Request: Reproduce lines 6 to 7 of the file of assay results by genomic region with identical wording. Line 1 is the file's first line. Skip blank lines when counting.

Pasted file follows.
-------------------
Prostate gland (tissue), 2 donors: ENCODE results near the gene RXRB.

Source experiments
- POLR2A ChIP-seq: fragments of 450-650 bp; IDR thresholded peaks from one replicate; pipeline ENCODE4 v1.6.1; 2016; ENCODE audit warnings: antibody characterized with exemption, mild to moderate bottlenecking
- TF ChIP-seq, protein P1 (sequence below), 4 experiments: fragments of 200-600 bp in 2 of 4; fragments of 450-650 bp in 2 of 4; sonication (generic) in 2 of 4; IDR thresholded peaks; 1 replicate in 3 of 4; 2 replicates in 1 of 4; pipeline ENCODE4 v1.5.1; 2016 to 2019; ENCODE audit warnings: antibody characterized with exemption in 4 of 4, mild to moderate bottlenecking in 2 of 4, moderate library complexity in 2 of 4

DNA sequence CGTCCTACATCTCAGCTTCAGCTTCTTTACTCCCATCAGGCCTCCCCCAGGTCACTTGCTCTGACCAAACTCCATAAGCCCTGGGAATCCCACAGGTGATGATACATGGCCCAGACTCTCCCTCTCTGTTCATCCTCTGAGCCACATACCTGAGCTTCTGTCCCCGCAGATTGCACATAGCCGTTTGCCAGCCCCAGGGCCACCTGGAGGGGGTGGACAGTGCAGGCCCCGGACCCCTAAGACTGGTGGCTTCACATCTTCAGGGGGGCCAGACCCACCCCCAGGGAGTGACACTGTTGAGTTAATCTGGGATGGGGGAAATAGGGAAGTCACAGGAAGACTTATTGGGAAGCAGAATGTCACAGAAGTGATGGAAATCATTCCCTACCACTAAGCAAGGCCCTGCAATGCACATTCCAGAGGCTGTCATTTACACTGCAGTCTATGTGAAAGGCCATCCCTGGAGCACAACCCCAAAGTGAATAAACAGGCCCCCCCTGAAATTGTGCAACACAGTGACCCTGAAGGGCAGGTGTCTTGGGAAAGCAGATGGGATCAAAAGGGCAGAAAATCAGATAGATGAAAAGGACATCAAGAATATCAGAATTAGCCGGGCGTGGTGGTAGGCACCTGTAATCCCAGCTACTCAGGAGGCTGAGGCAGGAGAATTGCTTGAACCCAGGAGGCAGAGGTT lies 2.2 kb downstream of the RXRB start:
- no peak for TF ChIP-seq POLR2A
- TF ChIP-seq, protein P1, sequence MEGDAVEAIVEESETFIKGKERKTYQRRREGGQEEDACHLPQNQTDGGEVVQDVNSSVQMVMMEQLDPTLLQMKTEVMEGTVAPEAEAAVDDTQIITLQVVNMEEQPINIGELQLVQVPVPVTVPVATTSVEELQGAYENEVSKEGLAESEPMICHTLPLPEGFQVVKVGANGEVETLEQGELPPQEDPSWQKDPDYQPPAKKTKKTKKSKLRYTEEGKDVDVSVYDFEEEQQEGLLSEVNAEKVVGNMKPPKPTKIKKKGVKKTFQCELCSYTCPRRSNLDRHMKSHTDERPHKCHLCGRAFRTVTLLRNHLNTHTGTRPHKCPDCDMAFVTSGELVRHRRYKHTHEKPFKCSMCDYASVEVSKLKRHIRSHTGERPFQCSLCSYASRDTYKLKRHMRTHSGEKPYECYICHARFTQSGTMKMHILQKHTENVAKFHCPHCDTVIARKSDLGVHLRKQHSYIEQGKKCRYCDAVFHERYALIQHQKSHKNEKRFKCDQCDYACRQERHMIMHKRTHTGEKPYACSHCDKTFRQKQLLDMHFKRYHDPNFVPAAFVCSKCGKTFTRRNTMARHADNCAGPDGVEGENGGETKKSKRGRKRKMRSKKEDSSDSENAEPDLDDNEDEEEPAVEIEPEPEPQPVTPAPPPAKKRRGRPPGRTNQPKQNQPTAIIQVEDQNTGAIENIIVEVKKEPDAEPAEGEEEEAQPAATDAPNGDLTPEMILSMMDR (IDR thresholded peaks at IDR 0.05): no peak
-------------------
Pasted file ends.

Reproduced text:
- no peak for TF ChIP-seq POLR2A
- TF ChIP-seq, protein P1, sequence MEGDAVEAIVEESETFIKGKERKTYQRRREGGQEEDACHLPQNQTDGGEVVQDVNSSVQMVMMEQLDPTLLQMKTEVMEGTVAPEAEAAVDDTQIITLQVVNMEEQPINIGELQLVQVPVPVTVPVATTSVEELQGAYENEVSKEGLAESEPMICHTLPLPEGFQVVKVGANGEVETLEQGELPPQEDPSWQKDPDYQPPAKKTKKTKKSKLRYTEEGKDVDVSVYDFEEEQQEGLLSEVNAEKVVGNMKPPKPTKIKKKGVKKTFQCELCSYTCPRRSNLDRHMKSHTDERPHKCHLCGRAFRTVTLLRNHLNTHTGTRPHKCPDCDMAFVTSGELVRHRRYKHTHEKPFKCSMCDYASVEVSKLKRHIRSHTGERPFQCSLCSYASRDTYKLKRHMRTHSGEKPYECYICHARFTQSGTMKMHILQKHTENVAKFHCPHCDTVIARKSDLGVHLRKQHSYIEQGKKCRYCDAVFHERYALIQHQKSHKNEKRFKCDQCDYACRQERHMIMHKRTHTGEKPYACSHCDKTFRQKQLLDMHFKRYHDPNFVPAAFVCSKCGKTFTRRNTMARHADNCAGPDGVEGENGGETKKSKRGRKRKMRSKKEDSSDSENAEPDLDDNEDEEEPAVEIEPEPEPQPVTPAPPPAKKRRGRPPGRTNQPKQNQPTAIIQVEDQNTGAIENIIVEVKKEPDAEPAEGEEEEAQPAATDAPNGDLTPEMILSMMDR (IDR thresholded peaks at IDR 0.05): no peak